Introduction: Built-in Headset on PlayStation 3 Controller
Hey folks, here's a controller mod that will allow you to use your phone headphones with your controller for in-game voice chat. PlayStation 4 has this kind of thing built into its controller and it is pretty neat. PlayStation 3 does not have headphones port therefore you have to carry (and charge!) a separate headset. That got me upset a while ago so I've done this mod.
Materials: screwdriver, soldering iron, glue gun, BT headset, 4-pin phone jack, a button.
Cost: BT headset - $2-10 ebay, 4pin phone jack - $2.5 /10pc, button - $2 /10pc. Total: 6.5-16.5$
Beware that you need to cut some of plastic guts away. If that does not scare you – read along.
Step 1: Prepare the Headset
If you already got your headset there isn't much choice, but if you going to buy one – make sure it is as small as possible. We won't need battery, microphone or any other parts of it, just the board. So, the smaller the board is – the better.
This $2 headset was bought off ebay. It has really crappy battery life, awful microphone and much worse speaker. Good thing that we'll be throwing those away anyways! So, once you got your headset – crack it open and strip the unnecessary stuff. You might want to keep the battery attached for a while now, because it makes testing the audio plug little bit easier.
In the last picture I've attached the audio plug, but that's unnecessary at this point. I did it because I found out that markings on the headset motherboard are lies. Yes, there was microphone attached with black and red wire, but it turned out the colours on the microphone were lies too! So if you got your headset from ebay and it doesn't have any brand at all – test the pinout. You might be surprised.
Step 2: Prepare the Controller Motherboard
There is a quartz resonator sticking out of controller motherboard right in the space where the headphone jack will be. We would need to relocate that! It is pretty easy, even easier if you have soldering fan and tweezers.
Make a flexible connection and place the quartz aside. Make sure you've soldered it right – it is double sided.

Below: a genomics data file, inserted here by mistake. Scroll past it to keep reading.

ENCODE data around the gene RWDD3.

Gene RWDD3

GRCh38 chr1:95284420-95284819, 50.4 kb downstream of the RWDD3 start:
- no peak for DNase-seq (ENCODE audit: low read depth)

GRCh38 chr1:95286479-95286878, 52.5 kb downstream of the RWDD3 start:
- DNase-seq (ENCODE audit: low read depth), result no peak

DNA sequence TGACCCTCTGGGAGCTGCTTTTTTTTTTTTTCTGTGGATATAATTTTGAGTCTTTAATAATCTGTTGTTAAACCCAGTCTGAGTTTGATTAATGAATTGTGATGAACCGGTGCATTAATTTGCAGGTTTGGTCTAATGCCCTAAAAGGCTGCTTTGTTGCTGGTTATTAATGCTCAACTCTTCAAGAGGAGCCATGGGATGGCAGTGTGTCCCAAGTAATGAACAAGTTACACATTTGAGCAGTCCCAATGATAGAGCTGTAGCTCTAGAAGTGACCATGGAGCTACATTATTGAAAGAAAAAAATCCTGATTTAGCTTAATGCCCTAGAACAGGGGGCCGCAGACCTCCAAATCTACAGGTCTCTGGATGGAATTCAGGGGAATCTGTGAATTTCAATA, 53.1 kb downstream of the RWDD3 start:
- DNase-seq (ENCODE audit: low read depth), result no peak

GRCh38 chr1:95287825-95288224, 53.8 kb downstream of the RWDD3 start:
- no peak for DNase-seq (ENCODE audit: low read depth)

Step 3: Cut Some Holes!
You need to cut a round hole where the audio jack will come out. I used sharp knife, but fine file or a tiny drill would make it even easier.
Make sure the hole you've made lets the plug to lie flat on white plastic thing inside. Since glue is the only thing that holds the plug – the contact area should be as big as possible.
Next, solder long (10cm) 4-wire tail to the audio jack. Glue the jack to the white plastic guts of the controller. Do not glue white guts and the controller shell! That's a terrible thing to do: you won't be able to get to the buttons and the only way of un-glueing these parts would be acetone, which will melt and\or decolorize the controller shell. So beware not to spill too much glue on the white plastic guts.
Solder the other end to headset board. Switch it on and test if it works.
Now you need to cut some plastic away at the right side of white plastic guts. There is a protruding circle that holds the buttons on the other side. It is okay to cut some of it – we only need to cut about a half of it's height. Try the headset board inside – it should fit perfectly. Mince had volume control buttons on one end, makes life easier a bit: I just needed to place the board right next to the plastic shell edge so I could cut tiny holes for those buttons.
If everything works – pour some glue from glue gun here and there. You can't see in the pictures, but I've put some glue underneath the audio jack. Pay close attention not to block the daughterboard connection bed. If you pour too much glue to the right pillar – controller motherboard won't touch the pads on connector and some buttons won't work.
For switching headset on and off I've put a button on the side of the controller. I've cut tiny hole just the size of the button cap and put some glue on it. It perfectly fits right between a plastic pillar on the shell and the shell edge.
Step 4: Wiring
To power the headset we would need to find a spot on controller motherboard that gives at least 2.5v when controller is on and 0v when controller is off. This won't let the headset drain the battery when you're not playing and you won't need to switch it off manually every time.
My controller motherboard revision is MSU_VX4_0.09. There are couple different revisions out there, so basically you have to google for yours or just use multimeter to find this spot. Mine was TP42 on the left, next to the battery connector. I've used GND ground point near where headset board sits.
Again, before closing everything – test it. There are couple of test points on controller board that would reset your controller if you drain too much power from them. Make sure headset switches on and off with the controller correctly. Make sure you can hear sound from both ears on your headset. Make sure someone can hear you.
If your audio is noisy or other side does not hear you – check the audio wiring. Constant rattling in both ears mean you've shortened it with mic or +. If mic doesn't work – try it in reverse polarity. iPhone headset mic can withstand that. My BT headset was a no-name from china and had all the polarity marking messed up, so I had to fiddle before I found it right.
After everything is cool – close the shell.
So yeah, after applying this mod to your controller you can just press PS, press tiny power button at the side and start the game. Voice chat is built into your controller! Neat!
Of course you have to first pair it to your PlayStation 3. Go Settings, Devices, Bluetooth. If you would need a pin-code for pairing – it's probably 0000.
Let me know how it goes and\or what you think in the comments below!